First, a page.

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Title: Appendices of an appraisal for the use of geothermal energy in state-owned buildings in Colorado. Section E. Glenwood Springs

Abstract

The State Highway Department Buildings in Glenwood Springs have been evaluated in this appraisal for the use of geothermal energy in state-owned buildings. Glenwood Springs is the location of surface hot springs and has been assessed by various parties for several geothermal applications. The Glenwood Highway Department Buildings consist of an office building and a maintenance garage. These two building140 gpm. currently use an array of natural gas forced air furnaces and electric heaters for space/heating purpose; a propane unit is used for one water heater. Retrofit engineering for geothermal heating is based upon a central plate-in-frame heat exchanger coupled to several fan coil heaters and unit heaters. Design heating can be accomplished with 150/sup 0/F geothermal water at 140 gpm. The geothermal energy economics are evaluated for a single deep well, with and without a proration of the total production well cost for the required 140 gpm out of the 1000 gpm production capacity. Only the prorated well cost option provides an economically feasible geothermal system. The feasibility, therefore, depends on the use of the excess geothermal water by private or municipal facilities. The principal institutional/environmental issue for a geothermal heating sytem for the Highway Department Buildings is themore » question of whether or not the states owns the geothermal rights on the state property.« less

Authors:
; ;
Publication Date:
Research Org.:
Colorado Geological Survey, Denver (USA)
OSTI Identifier:
6535897
Report Number(s):
NP-3901251
ON: DE83901251
Resource Type:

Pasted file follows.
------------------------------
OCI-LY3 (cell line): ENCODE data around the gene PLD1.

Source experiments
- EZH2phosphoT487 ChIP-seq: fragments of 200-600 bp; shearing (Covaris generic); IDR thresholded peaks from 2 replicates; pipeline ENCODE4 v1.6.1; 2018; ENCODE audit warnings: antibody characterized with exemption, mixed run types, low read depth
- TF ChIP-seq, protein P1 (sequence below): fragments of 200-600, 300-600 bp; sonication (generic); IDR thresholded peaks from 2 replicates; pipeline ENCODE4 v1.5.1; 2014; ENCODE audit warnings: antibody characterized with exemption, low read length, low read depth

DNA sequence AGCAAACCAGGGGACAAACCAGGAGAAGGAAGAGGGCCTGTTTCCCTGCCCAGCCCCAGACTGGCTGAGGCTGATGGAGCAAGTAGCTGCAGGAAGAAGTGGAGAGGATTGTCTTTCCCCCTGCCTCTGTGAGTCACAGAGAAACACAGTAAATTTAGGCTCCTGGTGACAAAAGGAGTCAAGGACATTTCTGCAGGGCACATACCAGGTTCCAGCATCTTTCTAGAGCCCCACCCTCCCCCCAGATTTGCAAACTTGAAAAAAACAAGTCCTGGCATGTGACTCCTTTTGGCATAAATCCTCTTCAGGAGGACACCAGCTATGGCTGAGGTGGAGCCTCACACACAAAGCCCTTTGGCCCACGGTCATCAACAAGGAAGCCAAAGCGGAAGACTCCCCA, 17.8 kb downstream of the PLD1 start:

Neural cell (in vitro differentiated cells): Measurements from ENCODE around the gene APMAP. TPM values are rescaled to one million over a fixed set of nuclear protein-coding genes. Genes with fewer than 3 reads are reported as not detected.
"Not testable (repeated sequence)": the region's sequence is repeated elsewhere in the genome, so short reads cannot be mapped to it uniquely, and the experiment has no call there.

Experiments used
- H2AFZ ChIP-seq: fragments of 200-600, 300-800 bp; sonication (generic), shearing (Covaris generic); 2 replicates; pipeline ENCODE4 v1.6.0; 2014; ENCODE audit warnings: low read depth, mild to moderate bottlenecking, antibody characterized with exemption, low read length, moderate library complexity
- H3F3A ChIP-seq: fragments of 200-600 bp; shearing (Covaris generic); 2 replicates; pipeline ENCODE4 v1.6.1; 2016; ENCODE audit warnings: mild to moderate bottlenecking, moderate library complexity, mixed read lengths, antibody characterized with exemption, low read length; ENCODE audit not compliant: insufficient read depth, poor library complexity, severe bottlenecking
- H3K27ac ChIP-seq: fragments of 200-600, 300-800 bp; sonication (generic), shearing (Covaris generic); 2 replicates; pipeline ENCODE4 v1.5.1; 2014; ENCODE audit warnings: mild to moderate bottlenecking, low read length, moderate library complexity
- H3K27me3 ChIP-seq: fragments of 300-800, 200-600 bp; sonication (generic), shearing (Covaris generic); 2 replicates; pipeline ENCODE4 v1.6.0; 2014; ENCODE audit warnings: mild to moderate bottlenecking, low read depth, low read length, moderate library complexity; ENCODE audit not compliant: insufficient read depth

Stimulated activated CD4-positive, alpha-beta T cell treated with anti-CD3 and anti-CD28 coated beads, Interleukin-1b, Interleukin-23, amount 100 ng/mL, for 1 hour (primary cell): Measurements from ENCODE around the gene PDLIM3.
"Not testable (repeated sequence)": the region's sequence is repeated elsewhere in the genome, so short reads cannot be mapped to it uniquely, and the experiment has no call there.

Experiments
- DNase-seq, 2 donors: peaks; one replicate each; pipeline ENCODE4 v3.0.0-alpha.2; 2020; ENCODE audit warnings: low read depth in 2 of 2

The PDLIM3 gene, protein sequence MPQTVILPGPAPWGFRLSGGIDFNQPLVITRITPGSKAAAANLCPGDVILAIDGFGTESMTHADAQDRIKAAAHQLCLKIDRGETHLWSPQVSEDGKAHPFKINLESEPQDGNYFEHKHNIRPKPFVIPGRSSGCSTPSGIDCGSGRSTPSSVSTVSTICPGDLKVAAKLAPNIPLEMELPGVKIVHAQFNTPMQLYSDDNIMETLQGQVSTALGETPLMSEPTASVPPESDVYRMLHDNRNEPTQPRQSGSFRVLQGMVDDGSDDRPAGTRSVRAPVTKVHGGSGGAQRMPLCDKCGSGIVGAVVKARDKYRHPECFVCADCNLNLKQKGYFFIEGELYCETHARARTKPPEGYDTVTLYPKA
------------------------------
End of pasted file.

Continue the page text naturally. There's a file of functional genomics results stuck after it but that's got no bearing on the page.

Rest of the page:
Technical Report
Country of Publication:
United States
Language:
English
Subject:
15 GEOTHERMAL ENERGY; GEOTHERMAL DISTRICT HEATING; ECONOMICS; PUBLIC BUILDINGS; GEOTHERMAL SPACE HEATING; COLORADO; GEOTHERMAL RESOURCES; GEOTHERMAL WELLS; INSTITUTIONAL FACTORS; RESOURCE ASSESSMENT; RETROFITTING; BUILDINGS; DISTRICT HEATING; FEDERAL REGION VIII; GEOTHERMAL HEATING; HEATING; NORTH AMERICA; RESOURCES; SPACE HEATING; USA; WELLS; Geothermal Legacy; 151000* - Geothermal Energy- Direct Energy Utilization

Citation Formats

Meyer, R T, Coe, B A, and Dick, J D. Appendices of an appraisal for the use of geothermal energy in state-owned buildings in Colorado. Section E. Glenwood Springs. United States: N. p., 1981. Web. doi:10.2172/6535897.
Meyer, R T, Coe, B A, & Dick, J D. Appendices of an appraisal for the use of geothermal energy in state-owned buildings in Colorado. Section E. Glenwood Springs. United States. https://doi.org/10.2172/6535897
Meyer, R T, Coe, B A, and Dick, J D. 1981. "Appendices of an appraisal for the use of geothermal energy in state-owned buildings in Colorado. Section E. Glenwood Springs". United States. https://doi.org/10.2172/6535897. https://www.osti.gov/servlets/purl/6535897.
@article{osti_6535897,
title = {Appendices of an appraisal for the use of geothermal energy in state-owned buildings in Colorado. Section E. Glenwood Springs},
author = {Meyer, R T and Coe, B A and Dick, J D},
abstractNote = {The State Highway Department Buildings in Glenwood Springs have been evaluated in this appraisal for the use of geothermal energy in state-owned buildings. Glenwood Springs is the location of surface hot springs and has been assessed by various parties for several geothermal applications. The Glenwood Highway Department Buildings consist of an office building and a maintenance garage. These two building140 gpm. currently use an array of natural gas forced air furnaces and electric heaters for space/heating purpose; a propane unit is used for one water heater. Retrofit engineering for geothermal heating is based upon a central plate-in-frame heat exchanger coupled to several fan coil heaters and unit heaters. Design heating can be accomplished with 150/sup 0/F geothermal water at 140 gpm. The geothermal energy economics are evaluated for a single deep well, with and without a proration of the total production well cost for the required 140 gpm out of the 1000 gpm production capacity. Only the prorated well cost option provides an economically feasible geothermal system. The feasibility, therefore, depends on the use of the excess geothermal water by private or municipal facilities. The principal institutional/environmental issue for a geothermal heating sytem for the Highway Department Buildings is the question of whether or not the states owns the geothermal rights on the state property.},
doi = {10.2172/6535897},
url = {https://www.osti.gov/biblio/6535897}, journal = {},
number = ,
volume = ,
place = {United States},
year = {1981},
month = {1}
}